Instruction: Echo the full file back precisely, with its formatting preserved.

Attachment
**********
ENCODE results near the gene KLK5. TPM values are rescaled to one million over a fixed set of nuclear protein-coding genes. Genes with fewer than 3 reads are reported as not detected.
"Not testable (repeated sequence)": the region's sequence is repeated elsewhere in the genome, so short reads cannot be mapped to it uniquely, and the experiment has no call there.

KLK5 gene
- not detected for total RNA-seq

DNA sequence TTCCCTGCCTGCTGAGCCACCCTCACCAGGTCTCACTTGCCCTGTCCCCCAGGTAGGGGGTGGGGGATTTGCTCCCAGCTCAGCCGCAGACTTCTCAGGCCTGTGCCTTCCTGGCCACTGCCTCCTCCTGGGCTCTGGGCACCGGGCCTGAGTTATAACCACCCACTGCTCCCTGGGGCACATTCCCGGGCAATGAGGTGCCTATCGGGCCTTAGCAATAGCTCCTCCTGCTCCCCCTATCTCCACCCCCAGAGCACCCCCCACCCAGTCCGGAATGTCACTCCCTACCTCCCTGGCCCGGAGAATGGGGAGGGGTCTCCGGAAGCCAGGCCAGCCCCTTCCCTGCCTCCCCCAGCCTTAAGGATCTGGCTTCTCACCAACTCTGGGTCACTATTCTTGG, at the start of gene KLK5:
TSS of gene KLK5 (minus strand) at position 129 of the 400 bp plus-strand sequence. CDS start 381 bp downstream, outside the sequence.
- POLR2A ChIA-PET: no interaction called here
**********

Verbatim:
ENCODE results near the gene KLK5. TPM values are rescaled to one million over a fixed set of nuclear protein-coding genes. Genes with fewer than 3 reads are reported as not detected.
"Not testable (repeated sequence)": the region's sequence is repeated elsewhere in the genome, so short reads cannot be mapped to it uniquely, and the experiment has no call there.

KLK5 gene
- not detected for total RNA-seq

DNA sequence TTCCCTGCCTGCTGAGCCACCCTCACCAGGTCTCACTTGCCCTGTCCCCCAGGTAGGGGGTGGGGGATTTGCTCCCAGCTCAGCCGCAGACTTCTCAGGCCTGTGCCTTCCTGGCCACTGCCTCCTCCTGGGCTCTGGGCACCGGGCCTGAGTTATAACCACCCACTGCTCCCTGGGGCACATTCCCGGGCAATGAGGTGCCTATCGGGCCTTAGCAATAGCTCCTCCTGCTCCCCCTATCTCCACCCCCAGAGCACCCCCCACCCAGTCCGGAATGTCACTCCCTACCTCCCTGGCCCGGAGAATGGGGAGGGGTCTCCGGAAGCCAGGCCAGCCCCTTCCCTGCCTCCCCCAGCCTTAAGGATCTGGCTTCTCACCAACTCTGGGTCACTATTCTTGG, at the start of gene KLK5:
TSS of gene KLK5 (minus strand) at position 129 of the 400 bp plus-strand sequence. CDS start 381 bp downstream, outside the sequence.
- POLR2A ChIA-PET: no interaction called here